An enlarged picture of our original crew was shown, and I said I’d like to know what had happened to Bob Johnson. I’d been wondering about him all these years. You could have heard a pin drop. A tear fell on the old photograph.

“You don’t know, do you?” one of the men asked.

“No,” I said. “I couldn’t see.”

“Well, we saw,” he said. “All the chutes came out ‘streamers’?”—which meant that Bob’s plane had been destroyed.

The book was closed on Bob Johnson. At least now I knew.

We went around the room, each man taking time to relate what had happened in the 50 years that had passed. When it was Milton Gross’s turn, he passed around pictures of his family. He said when he got home, he enrolled in the Philadelphia Institute of Art. One night, he went to a party. He walked in and saw a beautiful blond-haired, blue-eyed girl, about 20 years old: his real-life Victory Girl.

He introduced himself. They began to date, and in due time, he asked her to marry him.

But the real story is how she came to be at that party.

Ten years earlier, when she was ten years old, she was a Jew living in a small village in occupied France. One night the Germans kicked in the door of her house and found a young mother making supper for a daughter. Her mother was shot point-blank, and the girl was thrown into a German army truck, driven to a prison compound, and tagged for the gas chamber. How you can exterminate a little girl, I don’t know.

“In the darkness, as the guard passed, her uncle pushed her through a hole in the fence.”

She was sitting in the barracks on the eve of being sent to a concentration camp when a man came up to her in the darkness and asked her a question. “Are you Sarah Pertofsky?”

She said, “Yes.”

Jul-Aug-NI-price-of-freeedom-AnonymousAPshutterstockANONYMOUS/REX/SHUTTERSTOCKThe man said, “I’m your uncle, and I have around my neck a green dog tag. I’m a Jew and a machinist, and they are keeping me for work. You have a red dog tag, and that’s not good. I’m going to trade tags with you.”

So he took her tag and placed his around her neck.

“Let’s go outside,” he said. “I need to show you something.”

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Outside, he pointed to the Big Dipper and showed her how its lip points to the North Star.

“Here’s what I want you to do,” he said. “I’ve found a hole in the fence just big enough for a little girl to squeeze through. When the guard passes the hole in the fence, I will push you through, and I want you to put that North Star over your shoulder and keep it there and go. You’ll be headed south. I want you to run straight south for three days until you come to a village called Monet. My wife lives there, and she will take care of you.”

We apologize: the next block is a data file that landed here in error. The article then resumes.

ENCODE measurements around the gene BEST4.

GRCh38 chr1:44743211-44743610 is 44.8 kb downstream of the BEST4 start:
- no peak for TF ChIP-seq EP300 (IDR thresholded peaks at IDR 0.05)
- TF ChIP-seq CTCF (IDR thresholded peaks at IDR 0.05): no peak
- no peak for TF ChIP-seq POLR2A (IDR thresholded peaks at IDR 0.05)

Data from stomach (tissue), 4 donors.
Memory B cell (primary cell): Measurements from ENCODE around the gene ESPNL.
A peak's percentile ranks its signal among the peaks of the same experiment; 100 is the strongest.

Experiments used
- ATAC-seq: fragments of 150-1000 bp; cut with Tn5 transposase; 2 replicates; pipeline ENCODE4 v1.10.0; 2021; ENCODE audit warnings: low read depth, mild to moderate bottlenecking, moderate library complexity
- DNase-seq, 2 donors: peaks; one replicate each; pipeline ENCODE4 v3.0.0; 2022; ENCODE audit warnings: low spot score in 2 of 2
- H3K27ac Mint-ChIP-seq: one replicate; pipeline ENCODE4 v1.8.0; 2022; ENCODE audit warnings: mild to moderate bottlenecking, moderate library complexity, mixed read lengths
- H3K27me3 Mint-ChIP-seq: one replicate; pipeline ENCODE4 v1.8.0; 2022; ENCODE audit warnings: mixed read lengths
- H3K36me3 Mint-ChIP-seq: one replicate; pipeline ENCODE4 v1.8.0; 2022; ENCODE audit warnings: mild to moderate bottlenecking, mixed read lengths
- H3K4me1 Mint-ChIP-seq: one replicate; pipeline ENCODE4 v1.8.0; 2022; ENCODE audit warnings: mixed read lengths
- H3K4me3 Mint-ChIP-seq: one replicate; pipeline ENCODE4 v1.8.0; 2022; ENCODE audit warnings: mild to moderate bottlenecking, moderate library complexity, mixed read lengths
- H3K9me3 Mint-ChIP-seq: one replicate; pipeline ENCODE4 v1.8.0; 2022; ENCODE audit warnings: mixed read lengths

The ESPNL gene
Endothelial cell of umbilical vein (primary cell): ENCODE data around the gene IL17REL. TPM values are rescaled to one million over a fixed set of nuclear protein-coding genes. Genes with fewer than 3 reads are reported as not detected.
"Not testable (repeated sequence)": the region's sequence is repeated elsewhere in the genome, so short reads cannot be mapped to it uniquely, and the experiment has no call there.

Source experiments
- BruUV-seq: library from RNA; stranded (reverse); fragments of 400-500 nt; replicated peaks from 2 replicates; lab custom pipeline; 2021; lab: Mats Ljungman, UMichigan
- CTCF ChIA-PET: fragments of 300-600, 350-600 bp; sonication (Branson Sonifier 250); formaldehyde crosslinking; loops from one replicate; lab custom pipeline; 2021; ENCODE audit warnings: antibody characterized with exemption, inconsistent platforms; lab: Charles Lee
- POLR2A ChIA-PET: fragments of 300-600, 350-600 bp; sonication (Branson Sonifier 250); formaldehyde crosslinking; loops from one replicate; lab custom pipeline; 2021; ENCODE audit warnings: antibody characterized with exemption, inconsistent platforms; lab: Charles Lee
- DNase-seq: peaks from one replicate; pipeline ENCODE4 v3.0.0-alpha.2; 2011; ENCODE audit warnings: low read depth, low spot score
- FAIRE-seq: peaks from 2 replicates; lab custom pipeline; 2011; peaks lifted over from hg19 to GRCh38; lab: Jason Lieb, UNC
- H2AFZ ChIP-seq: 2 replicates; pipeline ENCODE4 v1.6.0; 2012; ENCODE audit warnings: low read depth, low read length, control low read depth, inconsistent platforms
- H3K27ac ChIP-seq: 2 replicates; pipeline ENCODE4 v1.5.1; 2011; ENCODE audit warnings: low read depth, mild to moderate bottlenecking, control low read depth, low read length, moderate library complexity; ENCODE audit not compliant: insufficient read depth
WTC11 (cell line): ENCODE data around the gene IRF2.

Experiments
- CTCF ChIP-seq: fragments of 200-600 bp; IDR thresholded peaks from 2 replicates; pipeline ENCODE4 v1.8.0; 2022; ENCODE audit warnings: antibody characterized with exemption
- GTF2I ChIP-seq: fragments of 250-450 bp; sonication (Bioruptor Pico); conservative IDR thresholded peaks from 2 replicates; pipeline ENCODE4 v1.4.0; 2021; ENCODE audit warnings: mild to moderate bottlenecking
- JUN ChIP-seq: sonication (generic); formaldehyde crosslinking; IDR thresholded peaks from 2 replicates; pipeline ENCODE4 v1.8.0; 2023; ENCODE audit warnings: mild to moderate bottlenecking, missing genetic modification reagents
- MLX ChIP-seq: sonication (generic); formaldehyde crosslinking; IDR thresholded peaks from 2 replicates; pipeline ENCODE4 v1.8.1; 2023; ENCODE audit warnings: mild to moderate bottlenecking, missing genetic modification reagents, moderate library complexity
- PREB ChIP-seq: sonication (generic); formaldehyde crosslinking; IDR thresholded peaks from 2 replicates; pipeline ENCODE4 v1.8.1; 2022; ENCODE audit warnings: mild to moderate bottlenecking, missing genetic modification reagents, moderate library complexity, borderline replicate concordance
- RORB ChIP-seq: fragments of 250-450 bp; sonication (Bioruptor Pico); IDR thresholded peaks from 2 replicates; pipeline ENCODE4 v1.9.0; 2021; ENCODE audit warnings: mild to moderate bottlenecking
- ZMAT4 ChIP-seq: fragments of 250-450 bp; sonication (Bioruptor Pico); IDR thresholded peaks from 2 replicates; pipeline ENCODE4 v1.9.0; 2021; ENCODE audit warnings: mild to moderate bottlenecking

In the darkness, they crept to the fence, and as the guard passed, her uncle handed her three crusts of bread that he’d saved, and he pushed her through. Sarah ran across the road, hid in a clump of tall grass, and turned and waved goodbye to him. Then she ran and ran and ran, all night long. When morning came, she stopped and licked some dew off the grass and ate one of the crusts of bread. Then she went off again, straight south. She stopped to drink water from a creek but kept going. On the third afternoon, she saw an old farmer hoeing a field. Sarah ran up to him and cried, “Monet? Monet?”

“Yes,” he said. “I know Monet.”

He brought her to that village, and they found her aunt. The aunt took her in, raised her, and put her through school. Sarah was living and working in Philadelphia when Milton Gross, my right gunner, walked into that party. The two of them now live there, they have three children, and they ­enjoy their life together.

What’s the price of freedom? All the Bob Johnsons, all those crosses along the taxiway on an island in the Pacific, and all the lives lost during that war. They paid for us and paid with their lives. And the uncle and mother of Sarah Pertofsky—they paid the price for a little ten-year-old girl. Oh, what a price.

To you, it’s free. Hold it high.